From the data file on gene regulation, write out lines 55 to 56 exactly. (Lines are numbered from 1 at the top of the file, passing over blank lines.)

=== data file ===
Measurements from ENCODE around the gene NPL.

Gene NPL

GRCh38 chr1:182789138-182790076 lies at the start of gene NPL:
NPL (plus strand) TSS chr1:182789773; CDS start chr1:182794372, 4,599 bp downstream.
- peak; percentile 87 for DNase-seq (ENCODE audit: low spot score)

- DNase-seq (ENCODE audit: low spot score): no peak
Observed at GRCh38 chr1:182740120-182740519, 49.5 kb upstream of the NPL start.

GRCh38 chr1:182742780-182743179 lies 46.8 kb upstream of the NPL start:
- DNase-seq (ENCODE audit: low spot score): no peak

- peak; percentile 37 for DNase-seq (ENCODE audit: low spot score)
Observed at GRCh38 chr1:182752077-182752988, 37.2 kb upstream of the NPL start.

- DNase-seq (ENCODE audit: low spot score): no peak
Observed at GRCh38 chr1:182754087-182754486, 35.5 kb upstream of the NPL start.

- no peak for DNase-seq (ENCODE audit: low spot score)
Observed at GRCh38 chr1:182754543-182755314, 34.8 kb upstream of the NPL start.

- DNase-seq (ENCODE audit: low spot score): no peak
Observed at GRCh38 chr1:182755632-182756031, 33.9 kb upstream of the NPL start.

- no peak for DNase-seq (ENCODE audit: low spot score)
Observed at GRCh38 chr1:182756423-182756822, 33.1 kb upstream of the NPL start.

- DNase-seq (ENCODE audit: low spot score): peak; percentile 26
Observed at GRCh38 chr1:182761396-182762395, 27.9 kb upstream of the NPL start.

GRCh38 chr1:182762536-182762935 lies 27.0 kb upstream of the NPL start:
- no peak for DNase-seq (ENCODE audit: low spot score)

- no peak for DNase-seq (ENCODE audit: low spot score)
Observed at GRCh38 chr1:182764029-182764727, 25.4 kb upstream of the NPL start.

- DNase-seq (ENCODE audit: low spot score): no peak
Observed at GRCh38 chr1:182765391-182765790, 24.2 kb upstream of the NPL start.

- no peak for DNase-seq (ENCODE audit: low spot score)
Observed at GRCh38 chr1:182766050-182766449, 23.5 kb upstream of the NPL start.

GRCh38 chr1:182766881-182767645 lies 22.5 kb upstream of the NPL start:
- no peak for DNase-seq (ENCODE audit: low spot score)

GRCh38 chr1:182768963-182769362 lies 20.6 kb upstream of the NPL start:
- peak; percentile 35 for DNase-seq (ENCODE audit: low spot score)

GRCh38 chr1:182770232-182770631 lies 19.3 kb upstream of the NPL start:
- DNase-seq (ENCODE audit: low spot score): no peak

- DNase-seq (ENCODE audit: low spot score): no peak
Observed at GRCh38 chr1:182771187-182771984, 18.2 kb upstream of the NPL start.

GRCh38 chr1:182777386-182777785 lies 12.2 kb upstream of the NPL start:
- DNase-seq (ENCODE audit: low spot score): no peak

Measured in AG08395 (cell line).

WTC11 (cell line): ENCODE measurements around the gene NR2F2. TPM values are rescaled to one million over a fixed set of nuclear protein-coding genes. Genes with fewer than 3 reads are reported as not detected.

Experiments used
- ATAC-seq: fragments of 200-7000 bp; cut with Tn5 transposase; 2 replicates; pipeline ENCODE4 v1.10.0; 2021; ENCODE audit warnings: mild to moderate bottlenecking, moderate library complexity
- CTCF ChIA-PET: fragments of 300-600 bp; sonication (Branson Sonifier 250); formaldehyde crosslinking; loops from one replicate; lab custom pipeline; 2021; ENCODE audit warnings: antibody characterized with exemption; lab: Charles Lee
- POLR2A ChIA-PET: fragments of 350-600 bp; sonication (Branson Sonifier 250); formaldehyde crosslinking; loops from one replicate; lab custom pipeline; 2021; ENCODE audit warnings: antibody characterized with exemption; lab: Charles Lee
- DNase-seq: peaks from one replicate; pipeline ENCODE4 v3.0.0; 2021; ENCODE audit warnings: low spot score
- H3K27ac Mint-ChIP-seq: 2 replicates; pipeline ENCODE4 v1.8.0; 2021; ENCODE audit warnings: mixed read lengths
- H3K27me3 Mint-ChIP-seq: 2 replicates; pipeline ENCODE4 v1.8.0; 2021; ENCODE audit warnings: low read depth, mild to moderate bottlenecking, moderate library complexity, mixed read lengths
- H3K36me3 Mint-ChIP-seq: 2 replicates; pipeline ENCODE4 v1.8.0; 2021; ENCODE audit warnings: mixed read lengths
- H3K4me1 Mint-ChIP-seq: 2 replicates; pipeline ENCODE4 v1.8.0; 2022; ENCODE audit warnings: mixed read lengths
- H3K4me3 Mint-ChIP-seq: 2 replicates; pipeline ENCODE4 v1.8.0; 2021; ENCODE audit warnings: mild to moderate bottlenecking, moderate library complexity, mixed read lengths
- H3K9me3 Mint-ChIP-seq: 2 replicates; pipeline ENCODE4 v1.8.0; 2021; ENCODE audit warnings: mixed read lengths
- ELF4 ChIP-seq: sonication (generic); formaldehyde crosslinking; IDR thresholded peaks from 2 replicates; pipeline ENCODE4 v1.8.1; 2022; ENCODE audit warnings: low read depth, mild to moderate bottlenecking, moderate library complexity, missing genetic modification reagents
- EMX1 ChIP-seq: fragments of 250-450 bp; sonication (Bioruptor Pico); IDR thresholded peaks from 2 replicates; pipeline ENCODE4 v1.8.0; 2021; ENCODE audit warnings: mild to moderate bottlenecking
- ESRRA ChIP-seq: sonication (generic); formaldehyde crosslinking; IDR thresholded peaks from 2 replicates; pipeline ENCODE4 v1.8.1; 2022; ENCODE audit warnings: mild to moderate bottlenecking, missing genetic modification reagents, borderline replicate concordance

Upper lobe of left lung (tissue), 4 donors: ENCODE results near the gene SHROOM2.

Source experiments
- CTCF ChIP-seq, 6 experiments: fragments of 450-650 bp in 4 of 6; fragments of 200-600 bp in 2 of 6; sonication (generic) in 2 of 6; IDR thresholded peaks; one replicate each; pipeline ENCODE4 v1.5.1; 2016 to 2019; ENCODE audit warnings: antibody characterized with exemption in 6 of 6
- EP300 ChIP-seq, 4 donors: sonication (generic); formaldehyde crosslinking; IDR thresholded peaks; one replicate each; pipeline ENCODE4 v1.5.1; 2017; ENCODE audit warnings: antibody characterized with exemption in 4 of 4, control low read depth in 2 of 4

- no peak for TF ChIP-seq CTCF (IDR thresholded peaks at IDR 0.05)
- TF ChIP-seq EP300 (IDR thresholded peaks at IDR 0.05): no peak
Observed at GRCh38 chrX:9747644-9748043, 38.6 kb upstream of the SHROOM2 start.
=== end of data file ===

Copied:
- ESRRA ChIP-seq: sonication (generic); formaldehyde crosslinking; IDR thresholded peaks from 2 replicates; pipeline ENCODE4 v1.8.1; 2022; ENCODE audit warnings: mild to moderate bottlenecking, missing genetic modification reagents, borderline replicate concordance

Upper lobe of left lung (tissue), 4 donors: ENCODE results near the gene SHROOM2.